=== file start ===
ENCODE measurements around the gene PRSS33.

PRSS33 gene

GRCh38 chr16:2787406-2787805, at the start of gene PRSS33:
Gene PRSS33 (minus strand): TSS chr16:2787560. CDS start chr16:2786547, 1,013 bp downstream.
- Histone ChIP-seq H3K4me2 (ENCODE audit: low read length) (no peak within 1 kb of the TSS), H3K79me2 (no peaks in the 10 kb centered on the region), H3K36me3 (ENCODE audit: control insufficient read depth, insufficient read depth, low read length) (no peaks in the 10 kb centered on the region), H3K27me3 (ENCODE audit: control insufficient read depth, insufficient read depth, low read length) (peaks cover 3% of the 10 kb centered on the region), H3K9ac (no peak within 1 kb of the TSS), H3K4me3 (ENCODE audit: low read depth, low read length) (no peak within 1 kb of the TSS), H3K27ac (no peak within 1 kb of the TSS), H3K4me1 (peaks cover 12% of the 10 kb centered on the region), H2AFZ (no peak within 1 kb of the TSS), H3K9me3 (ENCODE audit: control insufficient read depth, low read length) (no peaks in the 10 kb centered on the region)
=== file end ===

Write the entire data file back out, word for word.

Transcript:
ENCODE measurements around the gene PRSS33.

PRSS33 gene

GRCh38 chr16:2787406-2787805, at the start of gene PRSS33:
Gene PRSS33 (minus strand): TSS chr16:2787560. CDS start chr16:2786547, 1,013 bp downstream.
- Histone ChIP-seq H3K4me2 (ENCODE audit: low read length) (no peak within 1 kb of the TSS), H3K79me2 (no peaks in the 10 kb centered on the region), H3K36me3 (ENCODE audit: control insufficient read depth, insufficient read depth, low read length) (no peaks in the 10 kb centered on the region), H3K27me3 (ENCODE audit: control insufficient read depth, insufficient read depth, low read length) (peaks cover 3% of the 10 kb centered on the region), H3K9ac (no peak within 1 kb of the TSS), H3K4me3 (ENCODE audit: low read depth, low read length) (no peak within 1 kb of the TSS), H3K27ac (no peak within 1 kb of the TSS), H3K4me1 (peaks cover 12% of the 10 kb centered on the region), H2AFZ (no peak within 1 kb of the TSS), H3K9me3 (ENCODE audit: control insufficient read depth, low read length) (no peaks in the 10 kb centered on the region)